Relative correctness: A bridge between testing and proving

Nafi Diallo, Wided Ghardallou, Ali Mili

Research output: Contribution to journalConference articlepeer-review

2 Scopus citations


Relative correctness is the property of a program to be more- correct than another with respect to a specification. Whereas tradition-Ally we distinguish between two categories of candidate programs, namely correct programs and incorrect programs, relative correctness arranges candidate programs on a partial ordering structure, whose maximal elements are the correct programs. Also, whereas traditionally we deploy proof methods on correct programs to prove their correctness and we de- ploy testing methods on incorrect programs to detect and remove their faults, relative correctness enables us to bridge this gap by showing that we can deploy static analytical methods to an incorrect program to prove that while it may be incorrect, it is still more-correct than another. We are evolving a technique, called debugging without testing, in which we can remove a fault from a program and prove that the new program is more-correct than the original, all without any testing (and its associated uncertainties/ imperfections). Given that there are orders of magnitude more incorrect programs than correct programs in use nowadays, this has the potential to expand the scope of proving methods significantly. Also, relative correctness has other broad implications for testing and proving, which we briefly explore in this paper.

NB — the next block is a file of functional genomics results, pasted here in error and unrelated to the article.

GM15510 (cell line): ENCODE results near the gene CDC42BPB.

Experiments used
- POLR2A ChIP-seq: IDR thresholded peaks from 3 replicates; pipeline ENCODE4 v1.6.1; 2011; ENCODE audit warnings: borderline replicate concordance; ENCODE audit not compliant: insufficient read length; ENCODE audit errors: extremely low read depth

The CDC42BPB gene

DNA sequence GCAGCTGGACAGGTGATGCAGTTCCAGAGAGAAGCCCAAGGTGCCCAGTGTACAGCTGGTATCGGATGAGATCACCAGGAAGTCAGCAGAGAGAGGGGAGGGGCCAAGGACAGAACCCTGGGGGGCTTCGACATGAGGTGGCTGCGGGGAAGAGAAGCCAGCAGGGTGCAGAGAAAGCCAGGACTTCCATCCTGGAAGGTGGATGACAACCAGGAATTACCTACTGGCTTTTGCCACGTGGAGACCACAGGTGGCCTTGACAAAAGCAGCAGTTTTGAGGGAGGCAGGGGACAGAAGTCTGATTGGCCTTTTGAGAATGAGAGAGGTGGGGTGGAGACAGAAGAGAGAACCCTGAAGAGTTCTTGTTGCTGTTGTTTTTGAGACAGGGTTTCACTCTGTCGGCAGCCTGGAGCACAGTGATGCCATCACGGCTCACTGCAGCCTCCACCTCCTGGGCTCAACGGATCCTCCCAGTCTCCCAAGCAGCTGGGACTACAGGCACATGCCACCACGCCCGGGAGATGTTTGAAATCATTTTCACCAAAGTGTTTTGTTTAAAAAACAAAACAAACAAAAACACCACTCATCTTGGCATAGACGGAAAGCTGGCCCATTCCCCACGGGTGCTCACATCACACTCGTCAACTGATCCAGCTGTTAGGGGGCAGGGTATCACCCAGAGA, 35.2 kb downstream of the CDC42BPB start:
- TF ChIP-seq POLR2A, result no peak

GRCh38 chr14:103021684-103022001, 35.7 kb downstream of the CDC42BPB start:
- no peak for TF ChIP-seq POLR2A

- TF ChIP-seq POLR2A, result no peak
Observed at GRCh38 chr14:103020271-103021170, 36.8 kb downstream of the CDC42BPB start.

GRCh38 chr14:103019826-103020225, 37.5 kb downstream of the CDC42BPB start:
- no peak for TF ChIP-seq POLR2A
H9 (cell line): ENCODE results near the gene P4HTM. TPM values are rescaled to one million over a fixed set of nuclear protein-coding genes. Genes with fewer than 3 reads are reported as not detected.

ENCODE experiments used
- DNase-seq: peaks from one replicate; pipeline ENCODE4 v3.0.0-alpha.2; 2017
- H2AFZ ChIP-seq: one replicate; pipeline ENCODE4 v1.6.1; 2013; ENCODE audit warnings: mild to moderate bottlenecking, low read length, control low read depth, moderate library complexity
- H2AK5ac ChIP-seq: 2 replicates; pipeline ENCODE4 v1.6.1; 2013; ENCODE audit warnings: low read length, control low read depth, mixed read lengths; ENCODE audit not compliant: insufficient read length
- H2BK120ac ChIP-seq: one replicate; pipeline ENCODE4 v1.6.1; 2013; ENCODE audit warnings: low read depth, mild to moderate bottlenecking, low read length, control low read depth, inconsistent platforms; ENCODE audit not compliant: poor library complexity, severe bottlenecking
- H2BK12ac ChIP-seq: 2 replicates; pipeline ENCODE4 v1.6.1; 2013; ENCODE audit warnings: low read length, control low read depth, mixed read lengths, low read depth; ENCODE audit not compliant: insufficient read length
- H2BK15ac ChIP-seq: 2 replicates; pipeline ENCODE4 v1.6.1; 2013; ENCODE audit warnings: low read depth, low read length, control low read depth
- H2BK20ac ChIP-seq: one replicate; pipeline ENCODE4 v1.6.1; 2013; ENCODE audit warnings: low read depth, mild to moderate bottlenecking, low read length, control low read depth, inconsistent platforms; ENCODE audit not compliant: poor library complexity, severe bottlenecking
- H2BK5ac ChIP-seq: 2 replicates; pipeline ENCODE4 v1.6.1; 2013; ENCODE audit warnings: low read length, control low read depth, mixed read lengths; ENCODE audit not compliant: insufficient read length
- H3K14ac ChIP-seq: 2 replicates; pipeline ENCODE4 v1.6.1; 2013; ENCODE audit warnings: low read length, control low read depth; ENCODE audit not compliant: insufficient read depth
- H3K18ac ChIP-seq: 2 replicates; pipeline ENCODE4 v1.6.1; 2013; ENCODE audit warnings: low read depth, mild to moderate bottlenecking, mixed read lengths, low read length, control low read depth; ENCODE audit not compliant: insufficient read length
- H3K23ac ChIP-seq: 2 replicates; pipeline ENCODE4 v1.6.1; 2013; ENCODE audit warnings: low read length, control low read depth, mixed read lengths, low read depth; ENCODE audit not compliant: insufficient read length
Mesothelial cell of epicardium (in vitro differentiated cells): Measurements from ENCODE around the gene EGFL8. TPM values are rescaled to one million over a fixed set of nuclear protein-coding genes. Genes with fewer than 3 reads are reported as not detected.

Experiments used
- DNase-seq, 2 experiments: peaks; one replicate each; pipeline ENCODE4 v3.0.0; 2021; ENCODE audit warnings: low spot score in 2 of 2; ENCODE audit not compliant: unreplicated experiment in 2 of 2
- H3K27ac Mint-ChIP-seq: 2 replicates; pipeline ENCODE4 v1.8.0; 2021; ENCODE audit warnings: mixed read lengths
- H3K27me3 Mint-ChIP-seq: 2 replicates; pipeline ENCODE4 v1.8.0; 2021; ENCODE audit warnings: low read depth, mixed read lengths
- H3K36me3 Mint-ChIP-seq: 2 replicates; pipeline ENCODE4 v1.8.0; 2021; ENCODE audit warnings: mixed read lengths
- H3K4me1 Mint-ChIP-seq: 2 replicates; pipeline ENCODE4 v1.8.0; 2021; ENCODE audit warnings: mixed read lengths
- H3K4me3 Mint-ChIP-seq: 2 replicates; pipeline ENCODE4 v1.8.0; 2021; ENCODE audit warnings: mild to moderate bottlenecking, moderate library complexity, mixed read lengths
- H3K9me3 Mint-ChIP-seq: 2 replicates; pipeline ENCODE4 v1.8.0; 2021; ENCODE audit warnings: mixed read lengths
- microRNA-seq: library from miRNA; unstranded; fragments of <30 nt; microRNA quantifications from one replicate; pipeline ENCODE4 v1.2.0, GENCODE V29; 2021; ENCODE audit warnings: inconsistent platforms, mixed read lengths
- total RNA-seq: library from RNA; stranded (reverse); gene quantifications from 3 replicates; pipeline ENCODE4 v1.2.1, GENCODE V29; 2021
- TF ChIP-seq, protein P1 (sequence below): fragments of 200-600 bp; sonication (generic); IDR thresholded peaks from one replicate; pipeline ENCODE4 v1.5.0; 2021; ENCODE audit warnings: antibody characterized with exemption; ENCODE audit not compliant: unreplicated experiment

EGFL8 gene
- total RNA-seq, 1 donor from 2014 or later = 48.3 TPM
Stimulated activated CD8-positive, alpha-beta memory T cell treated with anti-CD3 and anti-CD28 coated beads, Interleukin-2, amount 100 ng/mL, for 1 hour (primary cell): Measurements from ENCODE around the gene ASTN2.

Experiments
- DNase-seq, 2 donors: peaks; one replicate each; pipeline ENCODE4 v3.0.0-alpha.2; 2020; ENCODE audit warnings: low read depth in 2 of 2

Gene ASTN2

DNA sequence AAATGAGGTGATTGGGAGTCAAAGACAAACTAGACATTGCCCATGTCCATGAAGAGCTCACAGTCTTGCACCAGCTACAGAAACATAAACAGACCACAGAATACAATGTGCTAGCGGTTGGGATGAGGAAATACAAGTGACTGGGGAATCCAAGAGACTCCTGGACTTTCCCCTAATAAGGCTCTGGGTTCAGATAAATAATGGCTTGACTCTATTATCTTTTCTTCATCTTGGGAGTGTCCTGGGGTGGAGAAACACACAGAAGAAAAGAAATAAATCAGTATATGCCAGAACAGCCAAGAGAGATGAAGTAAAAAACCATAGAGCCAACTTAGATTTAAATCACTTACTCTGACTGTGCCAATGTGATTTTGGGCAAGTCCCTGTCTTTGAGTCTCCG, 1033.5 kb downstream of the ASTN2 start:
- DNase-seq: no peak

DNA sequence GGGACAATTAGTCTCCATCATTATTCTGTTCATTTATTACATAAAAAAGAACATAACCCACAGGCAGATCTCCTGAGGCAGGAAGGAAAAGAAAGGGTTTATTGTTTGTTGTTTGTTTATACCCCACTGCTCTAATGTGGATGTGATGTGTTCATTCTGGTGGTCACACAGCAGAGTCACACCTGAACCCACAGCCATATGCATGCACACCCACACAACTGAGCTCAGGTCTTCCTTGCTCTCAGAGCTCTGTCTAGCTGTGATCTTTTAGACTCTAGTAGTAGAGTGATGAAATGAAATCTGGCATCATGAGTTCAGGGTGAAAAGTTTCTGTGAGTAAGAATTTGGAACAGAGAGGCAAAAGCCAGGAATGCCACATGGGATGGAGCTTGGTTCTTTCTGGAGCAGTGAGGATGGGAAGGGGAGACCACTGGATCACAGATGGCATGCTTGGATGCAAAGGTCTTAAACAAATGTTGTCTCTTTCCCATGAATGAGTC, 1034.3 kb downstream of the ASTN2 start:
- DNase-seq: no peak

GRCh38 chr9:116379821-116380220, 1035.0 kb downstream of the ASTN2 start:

Original languageEnglish (US)
Pages (from-to)141-156
Number of pages16
JournalCEUR Workshop Proceedings
StatePublished - 2016
Event10th Workshop on Verification and Evaluation of Computer and Communication System, VECoS 2016 - Tunis, Tunisia
Duration: Oct 6 2016Oct 7 2016

All Science Journal Classification (ASJC) codes

  • General Computer Science


  • Absolute correctness
  • Debugging without testing
  • Program proving
  • Program testing
  • Programming without refining
  • Relative correctness
  • Testing for relative correctness


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